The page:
Because my family had other commitments April 15, we didn't get to the public meeting at Mulbury Park concerning Cherokee Bluffs. I wish we could have been there.
Here are 10 reasons Hall County taxpayer involvement with the Red Rabbit is a bad idea:
In response to Fred Dissen's letter Tuesday ("Pro-gun TV ads cross the line"): So you are pro-gun. You are mistaken about the "out-of-state-funded TV gun commercials" attacking our Sens. Saxby Chambliss and Johnny Isakson. The ads are to show that people who support the Second Amendment also support stronger gun control and ask that they contact these senators to express their views.
I would like to commend the artist and Mr. Belk for the beautiful lady that now lies in repose at the corner of Green and Academy streets. She looks like she is "at home."
Now that our state legislators have let the 2013 session end without managing to agree on vital corrections in our gun laws, I hope they can sleep at night after the next campus robbery turns into a murder or an entire church congregation is similarly victimized.
I couldn't help but respond to Joan King's bashing of Dr. Billy Graham. She is right to call herself "arrogant." Evidently she doesn't understand God's word, or doesn't read the word of God.
I have always been pro-gun, but, those out-of-state-funded TV gun commercials attacking Sens. Saxby Chambliss and Johnny Isaakson have altered my thinking about the need for Congress to control people's access to weapons.
According to Shakespeare's Juliet, a rose by any other name would smell as sweet. Likewise, a bribe by any other name still stinks like a pigpen.
I read with interest Suzanne Ivey's recent letter to the editor about Meals on Wheels and the elderly. Her question was "Where are the churches?"
While attempting to disarm U.S. citizens, our government is arming itself to the teeth: At least 73 federal agencies have their own private armies here in the U.S., including the National Oceanic and Atmospheric Administration Fisheries Office, the Department of Education, the Food and Drug Administration, the Inspector General's office of the Department of Agriculture, the Bureau of Land Management, the Library of Congress and Veterans Affairs.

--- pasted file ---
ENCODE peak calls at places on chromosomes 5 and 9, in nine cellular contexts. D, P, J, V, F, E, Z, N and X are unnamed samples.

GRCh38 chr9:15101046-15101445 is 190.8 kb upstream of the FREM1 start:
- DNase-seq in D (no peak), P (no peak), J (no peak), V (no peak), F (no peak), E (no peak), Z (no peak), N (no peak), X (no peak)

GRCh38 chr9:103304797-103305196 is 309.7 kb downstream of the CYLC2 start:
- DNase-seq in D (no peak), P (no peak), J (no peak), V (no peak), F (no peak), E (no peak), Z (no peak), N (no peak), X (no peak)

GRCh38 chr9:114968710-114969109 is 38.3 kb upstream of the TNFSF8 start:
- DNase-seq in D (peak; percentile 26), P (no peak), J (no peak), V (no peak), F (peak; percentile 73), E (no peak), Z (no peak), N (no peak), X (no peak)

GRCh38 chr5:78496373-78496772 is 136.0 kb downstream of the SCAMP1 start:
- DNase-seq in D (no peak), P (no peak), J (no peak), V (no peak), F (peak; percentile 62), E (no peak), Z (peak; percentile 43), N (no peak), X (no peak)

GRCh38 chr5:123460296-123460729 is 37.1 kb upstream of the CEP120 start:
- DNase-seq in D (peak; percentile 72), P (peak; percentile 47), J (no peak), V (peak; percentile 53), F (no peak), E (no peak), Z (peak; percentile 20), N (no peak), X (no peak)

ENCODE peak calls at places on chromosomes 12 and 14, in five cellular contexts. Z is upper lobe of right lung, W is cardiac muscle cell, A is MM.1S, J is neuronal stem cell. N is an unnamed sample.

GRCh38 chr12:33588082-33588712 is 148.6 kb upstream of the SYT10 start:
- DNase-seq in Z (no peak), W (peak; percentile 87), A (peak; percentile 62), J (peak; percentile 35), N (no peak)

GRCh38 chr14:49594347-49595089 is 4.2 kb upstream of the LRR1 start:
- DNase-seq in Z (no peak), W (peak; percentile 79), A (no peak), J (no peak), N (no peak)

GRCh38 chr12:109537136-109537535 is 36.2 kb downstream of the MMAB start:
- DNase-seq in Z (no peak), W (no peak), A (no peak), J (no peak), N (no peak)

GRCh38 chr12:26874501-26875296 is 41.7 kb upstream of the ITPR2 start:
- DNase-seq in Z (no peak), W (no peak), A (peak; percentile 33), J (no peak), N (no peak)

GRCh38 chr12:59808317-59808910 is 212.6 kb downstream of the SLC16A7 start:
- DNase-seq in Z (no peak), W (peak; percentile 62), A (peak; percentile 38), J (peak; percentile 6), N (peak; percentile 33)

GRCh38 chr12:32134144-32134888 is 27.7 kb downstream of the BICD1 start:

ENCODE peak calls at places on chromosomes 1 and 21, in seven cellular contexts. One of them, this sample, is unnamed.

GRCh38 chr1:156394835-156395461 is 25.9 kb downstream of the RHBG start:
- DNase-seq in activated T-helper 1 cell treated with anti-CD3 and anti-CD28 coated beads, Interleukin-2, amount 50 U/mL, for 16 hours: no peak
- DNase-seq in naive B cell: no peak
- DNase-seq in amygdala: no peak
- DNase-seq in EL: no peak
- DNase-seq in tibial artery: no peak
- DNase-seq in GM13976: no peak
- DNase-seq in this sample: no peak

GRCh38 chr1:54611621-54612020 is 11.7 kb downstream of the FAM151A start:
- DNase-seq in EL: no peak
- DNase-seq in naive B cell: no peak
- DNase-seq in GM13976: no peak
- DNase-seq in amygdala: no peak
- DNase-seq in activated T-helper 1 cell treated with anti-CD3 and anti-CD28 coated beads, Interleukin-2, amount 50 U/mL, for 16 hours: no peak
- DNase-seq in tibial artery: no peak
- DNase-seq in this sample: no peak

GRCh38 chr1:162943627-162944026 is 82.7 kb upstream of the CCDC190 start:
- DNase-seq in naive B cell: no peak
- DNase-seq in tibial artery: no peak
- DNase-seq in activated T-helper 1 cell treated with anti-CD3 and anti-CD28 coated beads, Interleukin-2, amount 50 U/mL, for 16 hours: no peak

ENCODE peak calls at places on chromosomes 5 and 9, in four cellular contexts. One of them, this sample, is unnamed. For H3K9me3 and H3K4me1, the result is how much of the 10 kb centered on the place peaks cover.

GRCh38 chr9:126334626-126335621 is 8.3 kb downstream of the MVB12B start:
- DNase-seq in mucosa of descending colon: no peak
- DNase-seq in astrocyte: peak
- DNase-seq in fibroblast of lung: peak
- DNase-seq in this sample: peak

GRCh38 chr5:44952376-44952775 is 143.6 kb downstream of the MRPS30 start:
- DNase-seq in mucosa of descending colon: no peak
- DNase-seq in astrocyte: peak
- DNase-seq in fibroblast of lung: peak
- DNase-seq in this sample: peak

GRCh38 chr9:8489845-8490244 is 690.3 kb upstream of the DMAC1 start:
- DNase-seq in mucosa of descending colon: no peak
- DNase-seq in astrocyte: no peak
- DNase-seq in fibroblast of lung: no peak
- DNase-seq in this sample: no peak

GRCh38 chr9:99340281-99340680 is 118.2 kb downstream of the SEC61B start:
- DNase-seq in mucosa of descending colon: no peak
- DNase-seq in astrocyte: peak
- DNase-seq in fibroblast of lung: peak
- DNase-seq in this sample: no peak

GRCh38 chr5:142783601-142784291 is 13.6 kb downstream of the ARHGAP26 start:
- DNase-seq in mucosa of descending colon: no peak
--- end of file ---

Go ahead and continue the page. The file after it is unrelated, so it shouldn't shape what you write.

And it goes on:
While it was wonderful to read in this week's Times that Meals On Wheels has caught up with its waiting list, part of the story saddened me. When I read that "for people like (the widower featured in the story), the brief visit and chat may be the only human interaction he has in a day," I couldn't help but wonder: Where are the churches?
Jim Scharnagel's March 20 letter on the Second Amendment is a typical interpretation of that document by current liberal dogma. His final statement is a fair summation of his feelings. "While acknowledging that firearms such as sporting rifles and shotguns for hunting, and within reason, certain weapons for self-protection should be allowed, such rights were not addressed by the Second Amendment but rather a right to keep and bear arms for security of the state."
Jim Scharnagel is wrong about so many things (March 20 letter).
I am both insulted and amused by my inclusion in the "vacuous political and pseudo-science class" and, regretfully, I have not participated in colloquiums sponsored by MENSA, a vacuous pseudo-science class if ever there was one. However, the scientific debate over global warming should not be trivialized and the gross misstatements printed need to be corrected.
In his letter "Second Amendment was meant for militias, not armed civilians," Jim Scharnagel makes the case that the Second Amendment was never intended to allow private ownership of firearms. While I agree with some of his points, the overarching theme is not one of them.